Camilla, Duchess of Cornwall is opening up what she’s struggling with most amid the coronavirus pandemic: being away from her grandchildren.
The royal immediately returned to work, speaking with an elderly woman who has also been self-isolating for the same time period. During her chat with Doris Winfield, 85, a mom of three from Rickmansworth, England, the pair talked about how difficult it was being separated from family, but that being able to see them virtually has eased the pain. (Camilla has been using the Houseparty app to connect with her two children and five grandkids.)
Camilla, who is staying at her Scottish home Birkhall home with Charles, said the most difficult thing about being in isolation was not being able to “hug” her grandchildren, Camilla and Charles’s office revealed Monday. The two women also talked about how much they both enjoyed a good book — particularly those by crime writer Agatha Christie.
Clarence House/Instagram Camilla, Duchess of Cornwall and Prince Charles salute frontline workers while in isolation at Birkhall
Doris told Camilla that she speaks regularly to her three daughters, but that she lives alone and misses her friends and the active social life she used to enjoy.
“Having a chat with the HRH The Duchess of Cornwall meant the world to me. I’ve been incredibly lonely over the last couple of weeks and it was wonderful to talk to her. We talked about life in isolation and shared hobbies, she was very interested in my family and how I was coping without them. It’s really cheered me up!” Doris said in a statement.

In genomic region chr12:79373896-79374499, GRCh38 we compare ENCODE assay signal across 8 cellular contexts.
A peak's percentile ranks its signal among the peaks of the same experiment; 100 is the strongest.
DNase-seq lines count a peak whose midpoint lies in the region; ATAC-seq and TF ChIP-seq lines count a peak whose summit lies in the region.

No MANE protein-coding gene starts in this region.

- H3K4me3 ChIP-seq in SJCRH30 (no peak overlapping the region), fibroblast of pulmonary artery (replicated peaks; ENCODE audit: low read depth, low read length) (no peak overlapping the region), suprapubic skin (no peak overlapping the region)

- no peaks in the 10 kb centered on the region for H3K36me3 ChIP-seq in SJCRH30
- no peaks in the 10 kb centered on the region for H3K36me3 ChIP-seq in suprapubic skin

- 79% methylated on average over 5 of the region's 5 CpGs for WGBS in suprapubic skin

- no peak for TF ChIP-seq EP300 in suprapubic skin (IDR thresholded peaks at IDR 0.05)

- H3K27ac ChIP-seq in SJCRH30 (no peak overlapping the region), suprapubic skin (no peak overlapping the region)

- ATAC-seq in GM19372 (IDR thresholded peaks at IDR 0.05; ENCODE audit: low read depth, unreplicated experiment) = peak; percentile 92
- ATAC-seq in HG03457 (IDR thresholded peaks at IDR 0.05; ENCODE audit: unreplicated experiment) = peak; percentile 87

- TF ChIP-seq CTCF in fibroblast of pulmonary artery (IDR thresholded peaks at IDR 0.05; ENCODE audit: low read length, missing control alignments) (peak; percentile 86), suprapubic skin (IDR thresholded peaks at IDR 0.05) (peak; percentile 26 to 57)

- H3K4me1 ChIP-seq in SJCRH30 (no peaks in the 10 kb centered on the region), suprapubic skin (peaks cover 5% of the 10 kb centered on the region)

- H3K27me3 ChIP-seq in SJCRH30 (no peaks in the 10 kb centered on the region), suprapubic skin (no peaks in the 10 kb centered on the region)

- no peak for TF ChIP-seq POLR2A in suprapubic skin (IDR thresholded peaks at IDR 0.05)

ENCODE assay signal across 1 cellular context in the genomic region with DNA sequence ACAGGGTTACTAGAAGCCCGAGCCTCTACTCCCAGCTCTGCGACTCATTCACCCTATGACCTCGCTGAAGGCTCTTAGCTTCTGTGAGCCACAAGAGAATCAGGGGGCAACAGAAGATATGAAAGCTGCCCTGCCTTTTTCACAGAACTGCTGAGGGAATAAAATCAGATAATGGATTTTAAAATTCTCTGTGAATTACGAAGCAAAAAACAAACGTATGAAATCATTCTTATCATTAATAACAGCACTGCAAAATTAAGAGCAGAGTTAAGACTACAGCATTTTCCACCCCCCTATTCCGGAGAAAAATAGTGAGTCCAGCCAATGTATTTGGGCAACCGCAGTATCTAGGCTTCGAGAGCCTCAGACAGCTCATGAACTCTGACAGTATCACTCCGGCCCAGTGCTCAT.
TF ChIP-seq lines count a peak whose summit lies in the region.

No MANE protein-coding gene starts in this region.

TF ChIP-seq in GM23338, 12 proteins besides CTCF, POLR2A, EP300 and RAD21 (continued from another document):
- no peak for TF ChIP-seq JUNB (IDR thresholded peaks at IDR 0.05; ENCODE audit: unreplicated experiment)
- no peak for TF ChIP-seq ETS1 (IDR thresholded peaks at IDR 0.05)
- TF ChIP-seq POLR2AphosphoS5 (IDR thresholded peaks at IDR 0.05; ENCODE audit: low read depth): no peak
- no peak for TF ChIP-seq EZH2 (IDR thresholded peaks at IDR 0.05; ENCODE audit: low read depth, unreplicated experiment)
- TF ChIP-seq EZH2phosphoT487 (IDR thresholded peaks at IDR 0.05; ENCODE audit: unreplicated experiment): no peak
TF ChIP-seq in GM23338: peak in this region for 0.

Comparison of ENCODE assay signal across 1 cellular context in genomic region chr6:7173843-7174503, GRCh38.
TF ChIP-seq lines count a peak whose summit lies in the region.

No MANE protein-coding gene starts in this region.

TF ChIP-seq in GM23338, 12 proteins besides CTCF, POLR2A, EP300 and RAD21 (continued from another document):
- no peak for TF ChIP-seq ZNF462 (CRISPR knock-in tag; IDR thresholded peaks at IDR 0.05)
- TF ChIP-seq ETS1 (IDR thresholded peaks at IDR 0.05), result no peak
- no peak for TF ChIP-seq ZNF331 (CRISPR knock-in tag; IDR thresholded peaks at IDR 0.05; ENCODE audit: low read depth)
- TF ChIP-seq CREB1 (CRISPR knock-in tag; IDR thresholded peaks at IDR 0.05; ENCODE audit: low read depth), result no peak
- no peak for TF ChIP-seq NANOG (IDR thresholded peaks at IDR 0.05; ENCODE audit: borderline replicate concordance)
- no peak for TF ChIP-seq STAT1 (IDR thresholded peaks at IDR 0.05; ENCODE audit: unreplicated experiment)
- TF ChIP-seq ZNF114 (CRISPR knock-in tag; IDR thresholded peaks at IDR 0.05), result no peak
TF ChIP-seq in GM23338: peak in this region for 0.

The call came from Camilla in her role as President of The Royal Voluntary Service (RVS).
“As the proud President of the Royal Voluntary Service, I wanted to send my warmest thanks to all the NHS Volunteer Responders who have come forward in unprecedented numbers to offer help to the NHS,” she said in the statement.
Christopher Furlong - WPA Pool/Getty Camilla, Duchess of Cornwall and Prince Charles
Royal Voluntary Service has been working with the NHS to recruit people who can assist those who are most in need of practical and emotional support through the difficult period.
“Thankfully, the charity has a long and remarkable history of bringing willing volunteers together with the isolated and lonely. That experience is needed more than ever in these challenging times,” she added.
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“Everyone working in the NHS is under unimaginable pressure day and night in this crisis. I feel sure that the presence of so many wonderful volunteers will encourage, as well as support, them. I salute each one of you – and thank you with all my heart.”